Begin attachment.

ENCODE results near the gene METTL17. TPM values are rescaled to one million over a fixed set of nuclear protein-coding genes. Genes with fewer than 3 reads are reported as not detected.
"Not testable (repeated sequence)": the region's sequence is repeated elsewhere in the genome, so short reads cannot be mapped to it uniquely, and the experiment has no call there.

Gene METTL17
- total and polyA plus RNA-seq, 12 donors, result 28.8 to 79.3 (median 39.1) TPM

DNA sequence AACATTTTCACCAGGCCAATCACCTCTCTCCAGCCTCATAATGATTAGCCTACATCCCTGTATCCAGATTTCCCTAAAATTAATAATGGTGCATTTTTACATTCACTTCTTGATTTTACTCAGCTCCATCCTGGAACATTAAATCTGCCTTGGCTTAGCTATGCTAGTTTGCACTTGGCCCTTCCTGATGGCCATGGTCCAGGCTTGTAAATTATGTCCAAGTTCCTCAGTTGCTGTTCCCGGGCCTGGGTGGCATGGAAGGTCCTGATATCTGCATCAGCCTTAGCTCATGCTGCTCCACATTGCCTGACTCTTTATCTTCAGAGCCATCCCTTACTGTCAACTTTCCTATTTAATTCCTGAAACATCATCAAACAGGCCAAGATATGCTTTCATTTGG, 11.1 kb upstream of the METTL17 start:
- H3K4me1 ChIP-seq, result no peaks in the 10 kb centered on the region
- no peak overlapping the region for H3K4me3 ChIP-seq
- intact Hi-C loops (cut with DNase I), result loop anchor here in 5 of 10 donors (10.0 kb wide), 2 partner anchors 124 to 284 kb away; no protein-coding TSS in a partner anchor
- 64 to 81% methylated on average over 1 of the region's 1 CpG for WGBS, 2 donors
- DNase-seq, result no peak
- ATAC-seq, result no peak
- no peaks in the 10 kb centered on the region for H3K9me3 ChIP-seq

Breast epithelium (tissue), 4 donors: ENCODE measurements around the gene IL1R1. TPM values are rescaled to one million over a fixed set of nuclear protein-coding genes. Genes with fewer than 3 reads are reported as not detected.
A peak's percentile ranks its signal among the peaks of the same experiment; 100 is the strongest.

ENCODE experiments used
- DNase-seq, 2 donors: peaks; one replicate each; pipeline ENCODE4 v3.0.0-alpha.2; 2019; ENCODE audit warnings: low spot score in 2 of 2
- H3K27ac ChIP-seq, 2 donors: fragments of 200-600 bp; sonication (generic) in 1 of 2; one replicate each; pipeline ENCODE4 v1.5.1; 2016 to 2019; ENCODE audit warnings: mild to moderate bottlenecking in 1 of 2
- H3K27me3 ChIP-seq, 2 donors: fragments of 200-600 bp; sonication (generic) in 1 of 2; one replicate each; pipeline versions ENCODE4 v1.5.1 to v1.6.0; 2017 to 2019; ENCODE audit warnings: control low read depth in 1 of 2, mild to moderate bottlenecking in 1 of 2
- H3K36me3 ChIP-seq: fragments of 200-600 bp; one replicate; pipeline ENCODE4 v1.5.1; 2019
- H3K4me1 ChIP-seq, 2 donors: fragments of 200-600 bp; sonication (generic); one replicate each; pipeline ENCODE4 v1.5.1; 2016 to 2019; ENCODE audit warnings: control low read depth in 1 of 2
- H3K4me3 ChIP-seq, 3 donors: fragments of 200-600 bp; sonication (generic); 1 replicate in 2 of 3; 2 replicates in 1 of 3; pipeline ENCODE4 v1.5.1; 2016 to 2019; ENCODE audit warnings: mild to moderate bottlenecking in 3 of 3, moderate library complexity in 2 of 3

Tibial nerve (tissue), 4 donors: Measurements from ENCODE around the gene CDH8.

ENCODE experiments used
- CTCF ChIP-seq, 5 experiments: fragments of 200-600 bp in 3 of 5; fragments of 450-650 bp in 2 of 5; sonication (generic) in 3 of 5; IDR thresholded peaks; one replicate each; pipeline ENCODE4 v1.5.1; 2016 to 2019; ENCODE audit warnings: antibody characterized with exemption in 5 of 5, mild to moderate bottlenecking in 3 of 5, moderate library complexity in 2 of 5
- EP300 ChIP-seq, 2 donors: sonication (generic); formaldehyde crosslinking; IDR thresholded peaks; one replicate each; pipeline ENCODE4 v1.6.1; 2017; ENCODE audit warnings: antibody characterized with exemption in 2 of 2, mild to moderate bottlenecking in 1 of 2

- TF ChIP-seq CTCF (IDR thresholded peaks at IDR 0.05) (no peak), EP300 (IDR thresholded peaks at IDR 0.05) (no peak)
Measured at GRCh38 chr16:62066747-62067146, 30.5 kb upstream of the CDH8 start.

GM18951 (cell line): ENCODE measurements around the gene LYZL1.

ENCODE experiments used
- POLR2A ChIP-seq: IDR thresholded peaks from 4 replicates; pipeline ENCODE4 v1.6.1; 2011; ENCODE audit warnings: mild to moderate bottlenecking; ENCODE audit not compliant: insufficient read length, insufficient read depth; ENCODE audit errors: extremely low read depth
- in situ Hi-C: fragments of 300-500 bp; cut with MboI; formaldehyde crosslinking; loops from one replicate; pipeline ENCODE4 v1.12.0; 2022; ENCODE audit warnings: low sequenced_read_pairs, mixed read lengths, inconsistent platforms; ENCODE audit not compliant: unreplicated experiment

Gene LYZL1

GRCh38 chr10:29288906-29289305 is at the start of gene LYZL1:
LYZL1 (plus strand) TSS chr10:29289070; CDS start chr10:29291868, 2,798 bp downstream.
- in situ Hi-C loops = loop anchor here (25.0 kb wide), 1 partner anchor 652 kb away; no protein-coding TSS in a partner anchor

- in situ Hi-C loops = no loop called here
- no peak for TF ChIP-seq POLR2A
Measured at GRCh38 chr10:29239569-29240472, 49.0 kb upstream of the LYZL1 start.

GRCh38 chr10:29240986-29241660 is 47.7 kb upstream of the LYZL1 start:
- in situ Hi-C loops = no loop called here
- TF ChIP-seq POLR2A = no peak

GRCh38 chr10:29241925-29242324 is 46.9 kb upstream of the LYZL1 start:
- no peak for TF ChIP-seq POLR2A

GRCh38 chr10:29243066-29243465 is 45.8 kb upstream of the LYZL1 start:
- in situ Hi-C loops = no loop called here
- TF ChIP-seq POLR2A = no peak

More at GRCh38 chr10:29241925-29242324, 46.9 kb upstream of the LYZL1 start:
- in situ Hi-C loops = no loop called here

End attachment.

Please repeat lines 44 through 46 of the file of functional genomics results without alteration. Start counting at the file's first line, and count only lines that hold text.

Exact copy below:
GRCh38 chr10:29243066-29243465 is 45.8 kb upstream of the LYZL1 start:
- in situ Hi-C loops = no loop called here
- TF ChIP-seq POLR2A = no peak